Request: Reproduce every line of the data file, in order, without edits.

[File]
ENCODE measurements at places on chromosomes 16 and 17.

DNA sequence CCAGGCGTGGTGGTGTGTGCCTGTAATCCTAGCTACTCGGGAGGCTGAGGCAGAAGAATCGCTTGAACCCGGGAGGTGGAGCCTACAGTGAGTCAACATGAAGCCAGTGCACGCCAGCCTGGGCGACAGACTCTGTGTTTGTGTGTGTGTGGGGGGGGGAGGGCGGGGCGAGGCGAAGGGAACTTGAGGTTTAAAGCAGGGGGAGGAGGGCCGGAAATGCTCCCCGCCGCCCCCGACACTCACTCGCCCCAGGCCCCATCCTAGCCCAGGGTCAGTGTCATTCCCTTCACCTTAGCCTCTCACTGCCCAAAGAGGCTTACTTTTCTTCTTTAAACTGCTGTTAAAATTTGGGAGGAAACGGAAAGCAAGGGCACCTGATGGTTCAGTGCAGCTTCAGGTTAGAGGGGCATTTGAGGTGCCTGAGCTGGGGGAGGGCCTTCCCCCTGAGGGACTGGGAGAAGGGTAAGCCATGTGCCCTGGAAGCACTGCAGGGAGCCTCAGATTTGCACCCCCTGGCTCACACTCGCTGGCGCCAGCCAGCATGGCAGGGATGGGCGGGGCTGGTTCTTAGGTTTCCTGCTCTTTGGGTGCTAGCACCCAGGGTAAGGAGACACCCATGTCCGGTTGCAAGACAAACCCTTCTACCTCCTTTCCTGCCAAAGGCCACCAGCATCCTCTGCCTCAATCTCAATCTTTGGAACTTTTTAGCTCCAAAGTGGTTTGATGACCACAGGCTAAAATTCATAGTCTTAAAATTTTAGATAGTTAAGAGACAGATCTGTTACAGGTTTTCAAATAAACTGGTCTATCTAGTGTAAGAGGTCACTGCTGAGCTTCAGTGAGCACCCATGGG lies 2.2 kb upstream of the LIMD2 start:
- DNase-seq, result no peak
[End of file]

ENCODE measurements at places on chromosomes 16 and 17.

DNA sequence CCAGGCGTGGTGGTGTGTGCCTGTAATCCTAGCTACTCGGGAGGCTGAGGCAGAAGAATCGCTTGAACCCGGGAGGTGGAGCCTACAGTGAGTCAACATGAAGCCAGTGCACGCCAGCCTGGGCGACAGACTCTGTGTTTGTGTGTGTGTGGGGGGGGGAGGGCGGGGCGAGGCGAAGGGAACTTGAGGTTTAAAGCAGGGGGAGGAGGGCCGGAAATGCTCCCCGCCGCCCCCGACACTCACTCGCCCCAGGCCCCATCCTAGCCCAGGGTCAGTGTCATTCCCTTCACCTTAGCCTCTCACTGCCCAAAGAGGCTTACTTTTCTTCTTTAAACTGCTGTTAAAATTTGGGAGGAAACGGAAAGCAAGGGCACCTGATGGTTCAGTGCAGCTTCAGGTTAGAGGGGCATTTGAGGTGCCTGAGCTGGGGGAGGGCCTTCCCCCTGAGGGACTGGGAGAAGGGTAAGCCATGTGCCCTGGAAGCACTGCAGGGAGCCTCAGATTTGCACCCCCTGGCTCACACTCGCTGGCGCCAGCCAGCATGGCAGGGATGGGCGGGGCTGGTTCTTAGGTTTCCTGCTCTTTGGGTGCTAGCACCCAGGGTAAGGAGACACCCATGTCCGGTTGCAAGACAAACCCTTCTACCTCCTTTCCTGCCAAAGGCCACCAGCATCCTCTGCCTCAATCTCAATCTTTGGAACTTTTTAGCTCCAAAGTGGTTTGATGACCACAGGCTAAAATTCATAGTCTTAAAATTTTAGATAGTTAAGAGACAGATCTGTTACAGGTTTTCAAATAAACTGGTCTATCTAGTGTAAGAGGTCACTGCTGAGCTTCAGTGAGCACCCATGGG lies 2.2 kb upstream of the LIMD2 start:
- DNase-seq, result no peak